Sometimes I wonder to what extent PBS is a microcosm of the state of the arts today. The network is earnest and liberal in its programming: it treats us to symphonies, dramatized works of literature, plays by noted playwrights, educational films ranging from the deadly to the glossy and formulaic. One disembodied voice or another is forever cajoling us to send in those pledge dollars so that we can continue to receive "the kind of viewing fare you won't get on any commercial station." It's also dry as dust, stodgy, pompous, and presents even the most exciting modern culture as something best suited for an airless museum cubicle. For all its ceaseless pursuit of our hard-earned twenty five, fifty, or hundred dollar donations, it seems to survive mainly by dint of big grants from big state and corporate agencies—a fact which, in my reading and viewing experience, is usually passed over in silence. The network brags immoderately about the absence of commercial interruptions in its programming schedule: yet the ubiquity of that Mobil Oil logo makes me wonder whether everything they broadcast isn't a commercial interruption—of a particularly insidious kind.

When I was a child growing up in a liberal household, the question of government subsidies for the arts was always in the air. From my family's side of the fence, being against arts subsidies meant being against art—after all, who could conceivably object to artists getting their fiscal due out of public revenues? The Republican types, on the other hand, were ingenuous enough to come right out and suggest that artists were pencil-necked geeks who shouldn't be permitted to freeload off hard-working taxpayers. As is often the case with ideology-as-usual, certain very important issues were wholly obscured by these rhetorical positions: and they have remained obscured. I haven't heard of any radical groups who put out a line different from the standard liberal position, although radical politics would seem inimical to the idea of artists having to perpetually seek largesse from their de facto masters.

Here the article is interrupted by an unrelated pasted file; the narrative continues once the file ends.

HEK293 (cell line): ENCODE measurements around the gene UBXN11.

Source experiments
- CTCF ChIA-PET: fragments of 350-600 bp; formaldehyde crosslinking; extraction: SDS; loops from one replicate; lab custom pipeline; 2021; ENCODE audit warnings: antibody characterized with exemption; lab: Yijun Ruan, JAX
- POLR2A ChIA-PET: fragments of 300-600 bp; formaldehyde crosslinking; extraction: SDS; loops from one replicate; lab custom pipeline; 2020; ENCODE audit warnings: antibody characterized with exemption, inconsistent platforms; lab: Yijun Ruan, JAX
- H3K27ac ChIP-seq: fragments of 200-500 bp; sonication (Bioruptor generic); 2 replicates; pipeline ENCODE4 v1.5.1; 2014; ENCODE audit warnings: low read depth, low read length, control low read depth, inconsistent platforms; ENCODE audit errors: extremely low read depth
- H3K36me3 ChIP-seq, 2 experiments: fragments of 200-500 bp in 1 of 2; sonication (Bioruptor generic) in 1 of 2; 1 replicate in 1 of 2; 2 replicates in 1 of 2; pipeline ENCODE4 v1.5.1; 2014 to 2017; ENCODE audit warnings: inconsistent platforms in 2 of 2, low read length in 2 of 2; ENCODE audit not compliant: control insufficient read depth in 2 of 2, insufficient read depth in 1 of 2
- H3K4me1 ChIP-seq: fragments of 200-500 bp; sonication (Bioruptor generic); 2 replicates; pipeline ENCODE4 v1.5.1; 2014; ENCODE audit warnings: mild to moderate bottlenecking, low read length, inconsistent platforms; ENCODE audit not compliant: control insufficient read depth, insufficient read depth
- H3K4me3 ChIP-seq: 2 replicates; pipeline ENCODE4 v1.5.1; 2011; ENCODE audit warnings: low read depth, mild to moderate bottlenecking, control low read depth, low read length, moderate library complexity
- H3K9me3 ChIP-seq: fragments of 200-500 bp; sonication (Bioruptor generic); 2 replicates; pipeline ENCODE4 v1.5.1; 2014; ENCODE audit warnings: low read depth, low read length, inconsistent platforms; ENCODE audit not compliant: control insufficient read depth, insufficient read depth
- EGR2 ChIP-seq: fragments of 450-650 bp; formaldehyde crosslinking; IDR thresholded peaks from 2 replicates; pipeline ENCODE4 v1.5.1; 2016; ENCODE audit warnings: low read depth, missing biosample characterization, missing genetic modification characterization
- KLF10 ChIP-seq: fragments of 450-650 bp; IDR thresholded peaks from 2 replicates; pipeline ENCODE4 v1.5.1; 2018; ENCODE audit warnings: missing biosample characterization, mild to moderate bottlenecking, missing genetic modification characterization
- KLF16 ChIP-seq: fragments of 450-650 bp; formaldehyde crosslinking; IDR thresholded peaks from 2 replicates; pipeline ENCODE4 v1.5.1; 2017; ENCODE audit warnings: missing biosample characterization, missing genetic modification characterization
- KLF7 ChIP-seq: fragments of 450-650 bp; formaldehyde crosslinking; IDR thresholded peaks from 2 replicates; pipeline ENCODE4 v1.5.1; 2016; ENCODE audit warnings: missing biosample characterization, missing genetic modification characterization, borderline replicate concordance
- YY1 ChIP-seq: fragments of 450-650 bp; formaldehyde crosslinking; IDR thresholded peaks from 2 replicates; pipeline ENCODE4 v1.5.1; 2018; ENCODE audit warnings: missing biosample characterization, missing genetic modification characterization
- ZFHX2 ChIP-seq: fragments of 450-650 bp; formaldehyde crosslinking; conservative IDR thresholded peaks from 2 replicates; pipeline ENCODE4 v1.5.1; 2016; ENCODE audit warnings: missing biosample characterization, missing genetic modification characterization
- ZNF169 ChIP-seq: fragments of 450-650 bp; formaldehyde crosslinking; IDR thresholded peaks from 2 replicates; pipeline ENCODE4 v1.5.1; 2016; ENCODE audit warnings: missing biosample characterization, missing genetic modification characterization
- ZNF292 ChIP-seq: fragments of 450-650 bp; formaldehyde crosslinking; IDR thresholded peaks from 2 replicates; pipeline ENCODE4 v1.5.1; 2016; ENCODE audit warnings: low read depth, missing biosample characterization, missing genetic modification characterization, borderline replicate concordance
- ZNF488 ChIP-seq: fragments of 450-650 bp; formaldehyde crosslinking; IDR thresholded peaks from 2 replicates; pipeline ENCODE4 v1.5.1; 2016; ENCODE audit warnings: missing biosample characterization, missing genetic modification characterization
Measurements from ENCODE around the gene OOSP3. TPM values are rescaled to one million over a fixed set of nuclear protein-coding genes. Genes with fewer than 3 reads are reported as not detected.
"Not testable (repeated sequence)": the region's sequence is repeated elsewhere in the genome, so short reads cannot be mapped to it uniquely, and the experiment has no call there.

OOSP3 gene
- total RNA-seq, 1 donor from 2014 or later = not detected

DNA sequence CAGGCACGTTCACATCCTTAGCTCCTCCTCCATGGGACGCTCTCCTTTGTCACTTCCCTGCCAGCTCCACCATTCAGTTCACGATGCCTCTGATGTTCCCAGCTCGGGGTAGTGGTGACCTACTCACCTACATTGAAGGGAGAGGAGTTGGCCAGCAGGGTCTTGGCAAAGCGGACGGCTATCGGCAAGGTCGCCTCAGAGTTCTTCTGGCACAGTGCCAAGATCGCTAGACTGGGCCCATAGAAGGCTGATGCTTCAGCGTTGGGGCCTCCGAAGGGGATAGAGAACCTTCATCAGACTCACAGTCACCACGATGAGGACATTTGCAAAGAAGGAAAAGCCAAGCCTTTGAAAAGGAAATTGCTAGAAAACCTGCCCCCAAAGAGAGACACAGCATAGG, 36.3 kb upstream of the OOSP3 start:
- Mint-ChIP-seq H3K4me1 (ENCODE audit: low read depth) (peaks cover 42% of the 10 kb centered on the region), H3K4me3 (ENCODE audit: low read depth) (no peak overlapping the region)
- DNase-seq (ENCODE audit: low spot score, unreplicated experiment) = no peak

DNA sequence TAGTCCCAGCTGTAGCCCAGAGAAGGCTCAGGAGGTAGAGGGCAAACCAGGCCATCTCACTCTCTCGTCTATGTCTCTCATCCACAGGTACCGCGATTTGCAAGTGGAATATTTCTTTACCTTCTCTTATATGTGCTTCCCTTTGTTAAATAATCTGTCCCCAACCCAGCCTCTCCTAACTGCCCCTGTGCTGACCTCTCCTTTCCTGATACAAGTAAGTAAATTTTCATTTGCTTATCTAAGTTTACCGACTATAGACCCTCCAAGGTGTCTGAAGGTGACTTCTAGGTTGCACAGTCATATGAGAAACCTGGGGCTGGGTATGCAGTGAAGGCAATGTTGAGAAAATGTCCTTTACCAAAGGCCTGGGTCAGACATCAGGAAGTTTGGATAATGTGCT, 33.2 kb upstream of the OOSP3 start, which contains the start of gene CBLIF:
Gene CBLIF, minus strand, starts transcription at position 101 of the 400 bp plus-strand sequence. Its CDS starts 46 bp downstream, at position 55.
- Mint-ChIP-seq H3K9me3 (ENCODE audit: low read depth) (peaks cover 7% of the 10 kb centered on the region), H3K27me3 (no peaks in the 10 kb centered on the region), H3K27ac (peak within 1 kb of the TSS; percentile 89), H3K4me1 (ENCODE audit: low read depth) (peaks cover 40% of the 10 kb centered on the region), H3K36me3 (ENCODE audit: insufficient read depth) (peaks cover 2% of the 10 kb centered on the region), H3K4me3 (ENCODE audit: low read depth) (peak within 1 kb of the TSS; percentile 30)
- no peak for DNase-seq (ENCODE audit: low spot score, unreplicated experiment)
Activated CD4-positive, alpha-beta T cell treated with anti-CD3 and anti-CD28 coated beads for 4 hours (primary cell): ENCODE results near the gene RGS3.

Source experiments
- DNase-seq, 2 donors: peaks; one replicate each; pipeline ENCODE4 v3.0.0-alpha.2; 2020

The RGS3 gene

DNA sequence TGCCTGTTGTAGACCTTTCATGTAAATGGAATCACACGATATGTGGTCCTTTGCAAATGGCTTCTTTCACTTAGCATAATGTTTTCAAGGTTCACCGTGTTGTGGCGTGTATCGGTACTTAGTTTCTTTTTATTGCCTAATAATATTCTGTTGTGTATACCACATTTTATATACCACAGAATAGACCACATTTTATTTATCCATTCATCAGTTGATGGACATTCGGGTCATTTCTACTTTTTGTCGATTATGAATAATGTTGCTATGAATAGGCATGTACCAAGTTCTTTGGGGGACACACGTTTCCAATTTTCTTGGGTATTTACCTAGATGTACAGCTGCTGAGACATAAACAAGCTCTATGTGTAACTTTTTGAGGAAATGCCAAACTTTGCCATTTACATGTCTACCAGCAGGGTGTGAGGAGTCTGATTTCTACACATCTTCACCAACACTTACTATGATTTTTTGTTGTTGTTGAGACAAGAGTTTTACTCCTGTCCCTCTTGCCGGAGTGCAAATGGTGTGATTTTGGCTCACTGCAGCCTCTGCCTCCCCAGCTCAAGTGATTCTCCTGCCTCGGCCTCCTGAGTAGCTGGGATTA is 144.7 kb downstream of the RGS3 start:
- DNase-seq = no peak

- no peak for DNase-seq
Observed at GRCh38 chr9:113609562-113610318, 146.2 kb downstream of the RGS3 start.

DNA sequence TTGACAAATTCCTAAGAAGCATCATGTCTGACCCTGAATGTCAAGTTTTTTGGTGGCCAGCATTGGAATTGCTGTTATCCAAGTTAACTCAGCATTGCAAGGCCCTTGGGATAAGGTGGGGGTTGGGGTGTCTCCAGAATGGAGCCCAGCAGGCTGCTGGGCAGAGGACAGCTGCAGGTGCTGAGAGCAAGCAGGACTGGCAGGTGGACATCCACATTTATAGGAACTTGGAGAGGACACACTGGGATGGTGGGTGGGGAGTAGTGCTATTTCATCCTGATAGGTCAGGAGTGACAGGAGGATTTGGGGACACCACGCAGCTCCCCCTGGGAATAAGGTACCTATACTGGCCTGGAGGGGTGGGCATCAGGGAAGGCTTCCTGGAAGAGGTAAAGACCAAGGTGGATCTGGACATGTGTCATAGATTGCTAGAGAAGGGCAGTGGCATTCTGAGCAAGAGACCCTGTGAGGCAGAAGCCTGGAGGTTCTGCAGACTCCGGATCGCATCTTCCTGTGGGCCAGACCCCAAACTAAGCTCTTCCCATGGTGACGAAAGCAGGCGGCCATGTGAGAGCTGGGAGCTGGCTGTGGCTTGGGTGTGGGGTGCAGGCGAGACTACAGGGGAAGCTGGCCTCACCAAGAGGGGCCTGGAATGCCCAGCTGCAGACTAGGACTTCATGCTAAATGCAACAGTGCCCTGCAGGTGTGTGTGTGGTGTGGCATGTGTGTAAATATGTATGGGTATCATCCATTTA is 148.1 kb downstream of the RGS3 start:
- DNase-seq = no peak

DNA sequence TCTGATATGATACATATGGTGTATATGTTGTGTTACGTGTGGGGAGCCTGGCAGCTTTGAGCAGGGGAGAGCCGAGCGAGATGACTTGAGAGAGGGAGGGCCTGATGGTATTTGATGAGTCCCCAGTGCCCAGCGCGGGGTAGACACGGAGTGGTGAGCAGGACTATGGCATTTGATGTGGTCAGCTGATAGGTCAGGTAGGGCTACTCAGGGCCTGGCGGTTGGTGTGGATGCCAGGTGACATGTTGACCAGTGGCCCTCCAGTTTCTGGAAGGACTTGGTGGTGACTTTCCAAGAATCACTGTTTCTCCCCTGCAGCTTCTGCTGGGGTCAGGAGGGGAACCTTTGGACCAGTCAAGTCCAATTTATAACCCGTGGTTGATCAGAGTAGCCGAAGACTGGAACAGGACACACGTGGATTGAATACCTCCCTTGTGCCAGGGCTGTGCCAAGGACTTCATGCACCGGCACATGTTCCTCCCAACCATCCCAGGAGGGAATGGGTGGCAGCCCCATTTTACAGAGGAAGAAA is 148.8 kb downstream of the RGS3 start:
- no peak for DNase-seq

Of course, the sad and incontrovertible fact is that there's no way the arts can survive on their own steam these days. The time, logistics, and physical and human resources required to put on theater, for example, simply can't be underwritten by the public's interest alone, a truth which is compounded by the fact that, since television (commercial and otherwise) supplies instant, low-cost entertainment to every household, the public's interest in flesh-and-blood art isn't what it used to be.